Homeowners in the Red River plain are also being encouraged to participate in the $58-million flood-proofing program. Funded by $46 million from the province and $12 million from Ottawa, it requires participants to raise or rebuild their houses to 1997 flood levels plus two feet. The program pays for flood-proofing up to a $30,000 limit, with a de ductible of 25 per cent. And for those unable to come up with the cash, the government says it has made an arrangement with Mans'’ itoba Agricultural Credit Corp. to offer S bridge financing at low-cost terms.

I So far, 17 communities and 1,322 individuals g have requested financial aid from the flood5 proofing program, which has approved 864 in§ dividuals projects and is conducting feasibility 1 studies for the community projects. (As well, * officials plan to rebuild the hastily constructed Brunkild Dike, an engineering feat completed b in four days last spring to bolster the flood-con-

applied,” the premier said.

‘We know there are still people living in difficult circumstances and want to do everything reasonable to help.”

That is small comfort to some still struggling with the flood’s aftermath. André Chaput, 71, is a retired Canadian Forces serviceman from St.

Adolphe who, with his wife,

Elmire, moved back into their house late last week. Chaput says that he waited for six weeks after the flood receded for provincial inspectors to assess the damage to his home. When no one showed up, he got an $80,000 damage estimate from a contractor and began renovating in mid-July. But EMO inspectors have since judged the estimate to be too high—even though they have not yet settled on a final figure. “So far, I’ve done about $40,000 worth of work and by the beginning of September, I’d gotten only $6,000 compensation back,” says Chaput. “Now I’m up to $26,000, but that’s still a long way from $80,000.1 still don’t know how much I’ll eventually get, or when, or even whether things like my roof or kitchen reno-

frol system.) But some Manitobans wonder if the costly flood-proofing measures could be avoided by building more community ring dikes to protect the area.

Some displaced flood victims, meanwhile, are determined to be back in their homes before Christmas. Paul Brulé of Ritchot municipality decided he had to act quickly if he and his wife, Doreen, were to return to their house before the holiday season. Although he has not received a final assessment from government inspectors, he estimates the damage to his five-acre property at up to $100,000. “I’ve gone ahead and borrowed money,” said Brulé, 53. “I can do that be-

cause I have a job atTransCanada Pipeline, but a lot of people can’t.” And he says he will press the government for every penny. “I’ll get that money back,” Brulé says, “if I have to submit those receipts every day. I’ll damn well get it back.”

Adding to the uncertainty and confusion of rebuilding are the lingering psychological wounds of the disaster. “People are traumatized and still coming to grips with the longterm effects,” said Marc Bruyère, a training and education officer at one of three aid centres set up by the EMO in St. Adolphe, Rosenort and Letellier. ‘We try to make it as easy as possible, helping them with all the forms, and offering them counselling as well as financial assistance.”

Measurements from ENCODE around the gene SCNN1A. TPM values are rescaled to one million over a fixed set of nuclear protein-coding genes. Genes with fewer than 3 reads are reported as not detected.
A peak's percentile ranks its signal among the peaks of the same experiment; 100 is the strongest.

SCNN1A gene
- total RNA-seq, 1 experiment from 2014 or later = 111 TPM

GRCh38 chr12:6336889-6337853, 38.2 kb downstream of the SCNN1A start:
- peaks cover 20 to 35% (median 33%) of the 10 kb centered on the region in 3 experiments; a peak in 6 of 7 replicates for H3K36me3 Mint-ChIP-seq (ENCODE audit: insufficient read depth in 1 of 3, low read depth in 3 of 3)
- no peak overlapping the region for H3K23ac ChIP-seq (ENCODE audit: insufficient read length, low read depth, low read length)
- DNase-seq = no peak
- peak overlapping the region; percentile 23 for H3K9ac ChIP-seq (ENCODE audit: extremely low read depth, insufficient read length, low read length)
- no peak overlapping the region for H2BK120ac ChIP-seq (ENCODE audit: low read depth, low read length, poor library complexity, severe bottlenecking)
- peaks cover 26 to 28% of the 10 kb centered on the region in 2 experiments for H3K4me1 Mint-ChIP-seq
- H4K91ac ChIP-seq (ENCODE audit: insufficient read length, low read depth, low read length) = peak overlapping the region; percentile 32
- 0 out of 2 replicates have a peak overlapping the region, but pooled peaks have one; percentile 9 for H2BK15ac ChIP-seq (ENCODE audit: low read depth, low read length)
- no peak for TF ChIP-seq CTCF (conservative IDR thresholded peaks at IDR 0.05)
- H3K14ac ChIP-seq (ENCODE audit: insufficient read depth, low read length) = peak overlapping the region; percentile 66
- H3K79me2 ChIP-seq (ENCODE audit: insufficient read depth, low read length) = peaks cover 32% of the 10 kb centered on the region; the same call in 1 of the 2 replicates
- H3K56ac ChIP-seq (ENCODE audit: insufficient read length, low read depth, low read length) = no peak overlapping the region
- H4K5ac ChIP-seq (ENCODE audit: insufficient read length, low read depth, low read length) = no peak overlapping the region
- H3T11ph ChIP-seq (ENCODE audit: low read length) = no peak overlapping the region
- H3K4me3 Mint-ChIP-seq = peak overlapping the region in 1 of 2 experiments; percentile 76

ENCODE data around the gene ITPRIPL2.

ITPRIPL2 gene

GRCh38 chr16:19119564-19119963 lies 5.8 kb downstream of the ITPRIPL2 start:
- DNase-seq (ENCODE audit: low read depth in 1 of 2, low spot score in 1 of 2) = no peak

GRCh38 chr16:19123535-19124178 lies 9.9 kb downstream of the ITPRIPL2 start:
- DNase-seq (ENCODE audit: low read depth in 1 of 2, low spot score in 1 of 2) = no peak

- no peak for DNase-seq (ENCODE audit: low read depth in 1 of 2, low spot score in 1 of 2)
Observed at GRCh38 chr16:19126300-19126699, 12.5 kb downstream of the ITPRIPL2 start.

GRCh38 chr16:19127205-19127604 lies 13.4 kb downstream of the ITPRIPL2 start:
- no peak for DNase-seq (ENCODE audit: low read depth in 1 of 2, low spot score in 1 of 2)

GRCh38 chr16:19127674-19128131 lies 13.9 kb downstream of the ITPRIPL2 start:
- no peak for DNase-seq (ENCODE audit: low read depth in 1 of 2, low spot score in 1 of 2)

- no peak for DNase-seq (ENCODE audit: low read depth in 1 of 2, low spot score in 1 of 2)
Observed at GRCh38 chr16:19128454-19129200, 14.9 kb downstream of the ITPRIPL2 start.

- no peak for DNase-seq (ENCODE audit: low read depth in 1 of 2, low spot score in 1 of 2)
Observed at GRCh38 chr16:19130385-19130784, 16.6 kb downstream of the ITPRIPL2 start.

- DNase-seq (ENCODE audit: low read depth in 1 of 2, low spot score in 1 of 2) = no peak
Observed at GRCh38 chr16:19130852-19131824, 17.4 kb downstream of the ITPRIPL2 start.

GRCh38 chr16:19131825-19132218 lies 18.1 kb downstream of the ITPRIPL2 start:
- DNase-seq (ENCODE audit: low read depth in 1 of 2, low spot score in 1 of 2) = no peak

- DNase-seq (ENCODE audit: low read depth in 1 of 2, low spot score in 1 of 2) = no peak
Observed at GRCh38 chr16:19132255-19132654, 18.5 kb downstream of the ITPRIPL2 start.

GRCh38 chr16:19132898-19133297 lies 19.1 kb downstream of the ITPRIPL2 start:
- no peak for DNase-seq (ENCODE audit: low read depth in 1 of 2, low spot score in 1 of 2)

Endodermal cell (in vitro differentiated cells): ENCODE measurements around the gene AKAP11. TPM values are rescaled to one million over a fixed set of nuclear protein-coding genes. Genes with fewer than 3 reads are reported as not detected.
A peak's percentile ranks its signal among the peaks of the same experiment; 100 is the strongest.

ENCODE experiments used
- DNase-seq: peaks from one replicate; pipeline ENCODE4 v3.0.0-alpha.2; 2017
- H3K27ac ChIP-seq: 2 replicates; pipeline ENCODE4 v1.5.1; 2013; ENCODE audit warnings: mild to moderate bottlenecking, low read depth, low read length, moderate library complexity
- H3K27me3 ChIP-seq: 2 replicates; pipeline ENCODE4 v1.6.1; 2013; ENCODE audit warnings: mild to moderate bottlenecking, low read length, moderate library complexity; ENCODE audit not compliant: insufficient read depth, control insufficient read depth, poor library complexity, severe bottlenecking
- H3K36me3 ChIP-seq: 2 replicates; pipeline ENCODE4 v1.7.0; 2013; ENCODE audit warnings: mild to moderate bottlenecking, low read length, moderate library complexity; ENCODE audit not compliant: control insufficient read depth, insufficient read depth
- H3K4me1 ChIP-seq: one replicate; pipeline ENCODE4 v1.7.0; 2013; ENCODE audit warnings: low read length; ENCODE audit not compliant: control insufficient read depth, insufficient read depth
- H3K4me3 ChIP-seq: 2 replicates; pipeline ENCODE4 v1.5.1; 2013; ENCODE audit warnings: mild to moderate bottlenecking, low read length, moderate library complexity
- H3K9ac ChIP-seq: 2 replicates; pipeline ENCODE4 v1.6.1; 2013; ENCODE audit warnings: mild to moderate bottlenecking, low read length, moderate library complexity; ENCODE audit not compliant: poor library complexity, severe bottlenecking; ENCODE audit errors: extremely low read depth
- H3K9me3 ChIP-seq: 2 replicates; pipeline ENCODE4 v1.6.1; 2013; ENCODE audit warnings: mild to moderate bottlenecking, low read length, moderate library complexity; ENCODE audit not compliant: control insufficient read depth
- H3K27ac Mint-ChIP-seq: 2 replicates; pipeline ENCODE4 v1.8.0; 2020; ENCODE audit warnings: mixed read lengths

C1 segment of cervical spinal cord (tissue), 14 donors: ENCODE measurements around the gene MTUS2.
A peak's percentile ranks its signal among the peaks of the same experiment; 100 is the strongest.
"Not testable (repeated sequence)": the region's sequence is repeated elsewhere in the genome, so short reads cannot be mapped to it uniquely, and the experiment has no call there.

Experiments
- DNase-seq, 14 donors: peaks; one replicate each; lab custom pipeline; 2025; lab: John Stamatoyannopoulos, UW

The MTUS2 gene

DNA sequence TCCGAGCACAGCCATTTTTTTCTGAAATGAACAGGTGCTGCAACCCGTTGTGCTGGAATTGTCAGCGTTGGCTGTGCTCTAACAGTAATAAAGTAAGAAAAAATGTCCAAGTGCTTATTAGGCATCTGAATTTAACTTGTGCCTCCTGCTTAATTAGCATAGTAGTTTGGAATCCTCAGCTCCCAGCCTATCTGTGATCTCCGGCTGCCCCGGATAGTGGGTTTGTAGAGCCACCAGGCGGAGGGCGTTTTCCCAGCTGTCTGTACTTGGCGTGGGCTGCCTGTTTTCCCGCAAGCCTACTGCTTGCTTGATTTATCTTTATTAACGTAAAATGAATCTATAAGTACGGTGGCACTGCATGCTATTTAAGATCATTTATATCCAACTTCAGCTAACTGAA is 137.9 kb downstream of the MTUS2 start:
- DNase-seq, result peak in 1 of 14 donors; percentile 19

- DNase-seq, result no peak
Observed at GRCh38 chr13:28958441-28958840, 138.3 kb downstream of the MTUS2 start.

The Salvation Army also offers counselling, as well as day-to-day necessities. Charles Mundy and his wife, Ivy, longtime lay members of the Salvation Army, travelled from Scarborough, Ont., in May to volunteer for two weeks—and have since agreed to stay on until next June. They are based at a Salvation Army depot in St. Adolphe that supplies people with food and goods, and sends out four canteen trucks every day. “I think the worst stress levels are occurring now,” said Charlie Mundy. “People are very frustrated by the long wait for money and the fact that they’re not able to get back into their homes. Some of them are being told that, because winter is coming on, they can’t stay in the temporary trailers, that they have to move again.”

Harold Clayton, the 45-year-old executive co-ordinator of the EMO, knows that some people are falling through the cracks. “We’re particularly concerned about seniors, some of whom have a very hard decision to make about whether to rebuild or simply move altogether,” says Clayton, a former deputy mayor of Portage la Prairie who has a diploma in psychiatric nursing. People in rental situations, who are not eligible for any compensation, are another concern. But Clayton points to the large number of claims that have already been satisfactorily settled—one-third—as proof that the flood relief program has been effective.

One such case is that of Tom and Kathleen Handley, dairy farmers whose home outside St. Adolphe was heavily damaged. They are still living in a trailer—but they say they have few complaints about the government’s relief efforts. Although Tom Handley thinks the province is being “rather parsimonious,” he adds that “we have been reimbursed with a lump sum, delivered promptly, that allowed us to start rebuilding.” Handley emigrated from England with his wife and two sons six years ago, and remains philosophical about his experience with the flood. “Of all the water that covers the earth, only two per cent of it is fresh. It’s still a beautiful thing.” Others are less sanguine. “Maybe the government should issue a new stamp with a picture of the flood on it,” says Chaput, “and the words ‘Don’t forget us.’ ”